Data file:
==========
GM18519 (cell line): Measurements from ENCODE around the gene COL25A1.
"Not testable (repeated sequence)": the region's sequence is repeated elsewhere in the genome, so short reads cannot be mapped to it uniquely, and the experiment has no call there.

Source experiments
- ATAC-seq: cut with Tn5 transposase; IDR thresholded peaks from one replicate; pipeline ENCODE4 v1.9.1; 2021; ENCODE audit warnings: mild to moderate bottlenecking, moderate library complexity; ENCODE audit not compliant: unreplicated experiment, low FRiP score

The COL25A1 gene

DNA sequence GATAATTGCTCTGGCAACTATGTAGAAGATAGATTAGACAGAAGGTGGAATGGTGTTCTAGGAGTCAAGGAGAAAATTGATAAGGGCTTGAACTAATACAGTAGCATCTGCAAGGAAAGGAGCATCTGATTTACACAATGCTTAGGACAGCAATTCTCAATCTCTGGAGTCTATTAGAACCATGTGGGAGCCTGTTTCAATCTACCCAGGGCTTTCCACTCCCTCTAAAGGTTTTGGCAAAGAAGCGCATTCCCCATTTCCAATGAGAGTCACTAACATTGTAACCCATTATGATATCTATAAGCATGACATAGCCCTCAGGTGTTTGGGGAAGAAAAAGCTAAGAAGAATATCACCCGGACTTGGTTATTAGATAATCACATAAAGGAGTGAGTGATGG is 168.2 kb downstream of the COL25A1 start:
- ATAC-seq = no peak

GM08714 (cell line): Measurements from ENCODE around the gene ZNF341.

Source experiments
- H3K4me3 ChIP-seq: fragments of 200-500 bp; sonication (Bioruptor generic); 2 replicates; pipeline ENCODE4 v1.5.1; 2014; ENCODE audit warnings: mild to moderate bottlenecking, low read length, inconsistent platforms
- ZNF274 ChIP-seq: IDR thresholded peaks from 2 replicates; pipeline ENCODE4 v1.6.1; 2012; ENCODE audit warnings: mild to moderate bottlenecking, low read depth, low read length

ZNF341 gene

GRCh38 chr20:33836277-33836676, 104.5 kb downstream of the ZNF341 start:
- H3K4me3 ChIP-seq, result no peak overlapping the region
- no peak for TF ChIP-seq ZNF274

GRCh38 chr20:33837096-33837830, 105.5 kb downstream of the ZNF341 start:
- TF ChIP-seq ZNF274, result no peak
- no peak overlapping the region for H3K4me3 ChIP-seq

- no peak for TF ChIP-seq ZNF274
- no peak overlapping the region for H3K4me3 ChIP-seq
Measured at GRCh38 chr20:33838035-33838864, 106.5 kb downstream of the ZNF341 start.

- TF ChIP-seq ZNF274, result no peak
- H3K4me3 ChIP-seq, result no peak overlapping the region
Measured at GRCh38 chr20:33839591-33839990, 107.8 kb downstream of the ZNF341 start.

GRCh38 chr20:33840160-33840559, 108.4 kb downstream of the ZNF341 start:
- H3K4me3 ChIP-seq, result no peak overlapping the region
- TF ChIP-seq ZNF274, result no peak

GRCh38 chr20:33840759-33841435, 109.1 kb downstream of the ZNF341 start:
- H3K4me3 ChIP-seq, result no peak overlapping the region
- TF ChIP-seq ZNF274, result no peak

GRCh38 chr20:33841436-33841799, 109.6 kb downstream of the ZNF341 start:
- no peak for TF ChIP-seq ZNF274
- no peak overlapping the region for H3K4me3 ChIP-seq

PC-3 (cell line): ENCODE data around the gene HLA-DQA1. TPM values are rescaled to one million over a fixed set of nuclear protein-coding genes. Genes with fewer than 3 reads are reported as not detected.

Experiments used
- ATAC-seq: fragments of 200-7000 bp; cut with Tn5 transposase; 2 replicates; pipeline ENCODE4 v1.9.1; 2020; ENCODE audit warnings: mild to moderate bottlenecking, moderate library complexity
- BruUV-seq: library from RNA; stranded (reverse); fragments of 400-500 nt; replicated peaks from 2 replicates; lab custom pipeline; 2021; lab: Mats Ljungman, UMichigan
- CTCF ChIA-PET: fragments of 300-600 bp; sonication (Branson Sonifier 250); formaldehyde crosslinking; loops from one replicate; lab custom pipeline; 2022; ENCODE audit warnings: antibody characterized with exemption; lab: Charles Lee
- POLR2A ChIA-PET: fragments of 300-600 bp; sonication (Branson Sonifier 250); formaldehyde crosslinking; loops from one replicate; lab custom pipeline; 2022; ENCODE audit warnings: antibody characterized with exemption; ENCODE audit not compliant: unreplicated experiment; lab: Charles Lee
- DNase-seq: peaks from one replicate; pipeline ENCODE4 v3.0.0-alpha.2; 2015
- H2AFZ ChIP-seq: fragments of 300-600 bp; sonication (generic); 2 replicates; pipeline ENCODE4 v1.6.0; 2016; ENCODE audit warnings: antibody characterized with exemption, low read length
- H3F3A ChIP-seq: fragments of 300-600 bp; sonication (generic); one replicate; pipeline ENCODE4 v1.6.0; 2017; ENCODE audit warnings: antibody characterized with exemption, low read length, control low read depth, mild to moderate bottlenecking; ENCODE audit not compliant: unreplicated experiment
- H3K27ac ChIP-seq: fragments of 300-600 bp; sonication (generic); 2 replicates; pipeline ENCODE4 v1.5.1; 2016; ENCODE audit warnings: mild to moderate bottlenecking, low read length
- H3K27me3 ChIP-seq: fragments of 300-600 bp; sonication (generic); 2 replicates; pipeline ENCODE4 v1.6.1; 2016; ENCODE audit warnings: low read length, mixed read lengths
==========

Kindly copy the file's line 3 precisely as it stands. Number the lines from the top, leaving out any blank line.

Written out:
Source experiments